Last time I did this, I had a lot of fun reading Cubs.com beat reporter Carrie Muskat's inbox where she answers people's dumb questions about the Cubs with remarkably dumb answers.
So here are some better answers to your stupid questions that you left in Carrie's box.
Cubs manager Lou Piniella scratches his head as he wonders how Cubs fans could ask such silly questions.
If you were to take a guess, what players do you see not returning to the Cubs in 2010, and do you see the acquisition of Kevin Gregg as a big mistake or just him having a bad year? I assume Carlos Marmol has cemented himself as next year's closer, so is Gregg traded or put in the bullpen? -- Jeremy B., Denver
Jeremy, you should never assume anything when it comes to the Cubs. I assumed that Marmol would be the Cubs' closer by defeault when they brought in rag-armed Kevin Gregg as competition. But whaddya know? Gregg spent nearly five months as the team's closer before manager Lou Piniella figured out what everyone else had known since Spring Training: Kevin Gregg sucks.
As for whether or not I think acquiring Gregg was a bad decision, let's put it this way. The only people that thought bringing Gregg to the Cubs was a good idea were St. Louis Cardinals fans.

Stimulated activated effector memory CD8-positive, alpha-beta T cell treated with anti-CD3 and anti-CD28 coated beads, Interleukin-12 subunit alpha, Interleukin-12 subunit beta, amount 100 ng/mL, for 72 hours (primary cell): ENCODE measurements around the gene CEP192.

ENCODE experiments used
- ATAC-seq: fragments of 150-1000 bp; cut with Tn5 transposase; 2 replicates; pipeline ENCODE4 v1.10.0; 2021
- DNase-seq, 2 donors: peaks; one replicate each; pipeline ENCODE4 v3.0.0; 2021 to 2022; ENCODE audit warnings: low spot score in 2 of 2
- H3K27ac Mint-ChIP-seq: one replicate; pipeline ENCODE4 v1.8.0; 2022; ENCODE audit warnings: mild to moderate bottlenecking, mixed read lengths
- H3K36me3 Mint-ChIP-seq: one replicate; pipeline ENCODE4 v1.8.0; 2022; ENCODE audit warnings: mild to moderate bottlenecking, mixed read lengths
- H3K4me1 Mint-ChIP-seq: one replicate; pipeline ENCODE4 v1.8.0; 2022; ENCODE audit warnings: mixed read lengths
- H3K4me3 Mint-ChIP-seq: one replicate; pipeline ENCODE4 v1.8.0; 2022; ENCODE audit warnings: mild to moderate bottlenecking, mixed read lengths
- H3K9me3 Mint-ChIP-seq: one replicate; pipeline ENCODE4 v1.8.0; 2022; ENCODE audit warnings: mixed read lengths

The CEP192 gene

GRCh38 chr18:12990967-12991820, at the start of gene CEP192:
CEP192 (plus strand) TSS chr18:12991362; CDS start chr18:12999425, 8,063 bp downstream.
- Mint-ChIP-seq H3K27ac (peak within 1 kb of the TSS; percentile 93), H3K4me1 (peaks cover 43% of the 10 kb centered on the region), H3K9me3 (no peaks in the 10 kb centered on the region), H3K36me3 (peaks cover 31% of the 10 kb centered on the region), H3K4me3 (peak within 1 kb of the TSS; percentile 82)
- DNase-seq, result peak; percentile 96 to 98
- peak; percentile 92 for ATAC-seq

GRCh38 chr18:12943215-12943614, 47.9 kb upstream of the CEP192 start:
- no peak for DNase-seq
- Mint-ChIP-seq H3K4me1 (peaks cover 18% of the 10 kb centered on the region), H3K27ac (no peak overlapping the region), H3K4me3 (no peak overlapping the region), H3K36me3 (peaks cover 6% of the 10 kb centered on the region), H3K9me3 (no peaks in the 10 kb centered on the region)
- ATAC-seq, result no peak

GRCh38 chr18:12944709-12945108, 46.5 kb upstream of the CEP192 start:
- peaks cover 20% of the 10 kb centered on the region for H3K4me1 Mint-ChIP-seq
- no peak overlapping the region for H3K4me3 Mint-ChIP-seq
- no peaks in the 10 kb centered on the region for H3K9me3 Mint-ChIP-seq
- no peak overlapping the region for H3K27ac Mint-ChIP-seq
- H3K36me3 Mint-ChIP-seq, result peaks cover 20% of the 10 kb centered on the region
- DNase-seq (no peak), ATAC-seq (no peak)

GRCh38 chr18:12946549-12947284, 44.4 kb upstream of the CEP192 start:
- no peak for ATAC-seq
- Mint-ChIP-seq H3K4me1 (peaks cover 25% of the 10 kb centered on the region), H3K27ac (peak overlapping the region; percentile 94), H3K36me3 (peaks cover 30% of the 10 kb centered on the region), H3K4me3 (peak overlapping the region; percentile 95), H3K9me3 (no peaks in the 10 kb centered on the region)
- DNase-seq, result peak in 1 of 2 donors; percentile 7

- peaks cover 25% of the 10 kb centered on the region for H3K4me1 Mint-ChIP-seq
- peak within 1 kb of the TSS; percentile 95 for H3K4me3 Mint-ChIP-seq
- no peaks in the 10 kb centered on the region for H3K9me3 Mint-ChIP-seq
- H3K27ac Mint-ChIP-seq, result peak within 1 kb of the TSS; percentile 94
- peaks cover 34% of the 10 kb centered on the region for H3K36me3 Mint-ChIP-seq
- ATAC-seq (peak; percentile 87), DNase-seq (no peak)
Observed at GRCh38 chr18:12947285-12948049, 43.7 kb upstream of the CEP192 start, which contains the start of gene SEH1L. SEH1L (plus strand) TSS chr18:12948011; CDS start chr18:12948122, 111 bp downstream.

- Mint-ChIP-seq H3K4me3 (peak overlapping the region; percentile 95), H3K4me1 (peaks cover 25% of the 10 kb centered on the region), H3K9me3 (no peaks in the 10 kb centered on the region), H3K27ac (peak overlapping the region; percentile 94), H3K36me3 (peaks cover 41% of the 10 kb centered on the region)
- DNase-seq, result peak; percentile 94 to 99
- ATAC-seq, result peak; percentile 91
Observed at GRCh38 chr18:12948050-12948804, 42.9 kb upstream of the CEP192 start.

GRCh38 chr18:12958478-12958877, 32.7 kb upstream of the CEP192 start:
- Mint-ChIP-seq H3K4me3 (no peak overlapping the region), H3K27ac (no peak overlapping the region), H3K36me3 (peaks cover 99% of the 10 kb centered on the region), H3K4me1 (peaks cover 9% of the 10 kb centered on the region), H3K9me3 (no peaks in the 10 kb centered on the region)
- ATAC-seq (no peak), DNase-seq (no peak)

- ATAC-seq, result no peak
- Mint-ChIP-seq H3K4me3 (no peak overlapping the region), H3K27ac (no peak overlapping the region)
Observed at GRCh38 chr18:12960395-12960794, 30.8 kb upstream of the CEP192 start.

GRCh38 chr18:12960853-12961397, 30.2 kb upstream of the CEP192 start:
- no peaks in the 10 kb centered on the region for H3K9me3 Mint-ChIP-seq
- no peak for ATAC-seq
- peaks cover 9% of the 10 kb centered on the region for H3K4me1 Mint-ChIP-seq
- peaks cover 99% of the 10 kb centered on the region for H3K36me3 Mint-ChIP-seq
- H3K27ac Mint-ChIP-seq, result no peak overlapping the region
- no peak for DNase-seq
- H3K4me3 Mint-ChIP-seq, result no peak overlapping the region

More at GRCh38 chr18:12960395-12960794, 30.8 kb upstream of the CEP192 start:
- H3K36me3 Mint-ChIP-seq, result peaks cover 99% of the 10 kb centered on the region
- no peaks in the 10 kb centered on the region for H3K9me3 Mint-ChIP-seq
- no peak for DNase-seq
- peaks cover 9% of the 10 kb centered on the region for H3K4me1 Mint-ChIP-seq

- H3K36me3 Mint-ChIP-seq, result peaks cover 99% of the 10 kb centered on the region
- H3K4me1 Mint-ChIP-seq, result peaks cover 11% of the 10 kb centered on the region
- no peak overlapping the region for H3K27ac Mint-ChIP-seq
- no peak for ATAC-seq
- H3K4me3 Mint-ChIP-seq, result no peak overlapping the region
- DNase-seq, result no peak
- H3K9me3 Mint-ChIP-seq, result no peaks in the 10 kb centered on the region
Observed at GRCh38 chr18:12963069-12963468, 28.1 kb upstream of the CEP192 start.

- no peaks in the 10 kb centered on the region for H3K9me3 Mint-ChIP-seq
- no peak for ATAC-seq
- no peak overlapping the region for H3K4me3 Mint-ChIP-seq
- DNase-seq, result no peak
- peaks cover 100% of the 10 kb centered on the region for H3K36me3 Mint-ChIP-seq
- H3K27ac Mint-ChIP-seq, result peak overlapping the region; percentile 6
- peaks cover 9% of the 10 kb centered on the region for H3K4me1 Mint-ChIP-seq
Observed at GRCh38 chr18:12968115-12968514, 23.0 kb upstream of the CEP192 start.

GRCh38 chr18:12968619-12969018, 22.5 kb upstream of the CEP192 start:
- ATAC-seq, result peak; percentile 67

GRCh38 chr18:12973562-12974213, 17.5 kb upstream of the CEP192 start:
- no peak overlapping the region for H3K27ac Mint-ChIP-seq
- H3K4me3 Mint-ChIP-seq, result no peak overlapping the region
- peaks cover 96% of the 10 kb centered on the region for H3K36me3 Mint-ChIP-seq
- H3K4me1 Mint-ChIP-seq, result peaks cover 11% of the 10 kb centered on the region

Reed Johnson, So Taguchi, Rich Harden and John Grabow are among the free agents the Cubs have coming off the books this season. Fox SHOULD be gone, but I assumed that would be the case after 2005 and 2008. (See where assuming gets you, Jeremy?) But maybe that 135.00 earned run average might be the end of the Chad Fox era. So Taguchi ... gone. Bye. Nice knowing ya. Johnson earned $3 million to be a fourth outfielder on a team rife with fourth outfielders. Again, nice knowing you Reed -- and thanks for what you did for the two division winners.
As for Dick Hard-on. Keep reading.
I know Rich Harden is a free agent but are the Cubs not even considering him for their starting rotation next year? They have a solid rotation but it seems odd that Harden put up very good numbers and is not even considered to be a Cub next year. And, if the plans are that he no longer remains a Cub, why would he sit at the end of the year to "save his arm?" -- Andy C., Baltimore, MD
Why save his arm? Because it's a dick move to make a guy throw his arm out for a team that is eliminated from postseason contention. And it's a bigger dick move to throw his arm out as he heads to free agency. I'm assuming (here we go again) that Harden has a family to feed. And it's hard to make money in baseball, as a pitcher, if you can't throw. Granted, that never stopped Kevin Gregg, but I digress.
As for Harden's on-the-field performance, he had a very good second half. But when he struggled with a 5-6 first half with an ERA of 5.47 and a 1.541 WHIP, which helped negate the 4-3 record, 2.55 ERA, 1.119 WHIP, it might as well have signaled the end of Harden's time on the North Side.
With that said, yours truly believes the Cub should bring him back in 2010.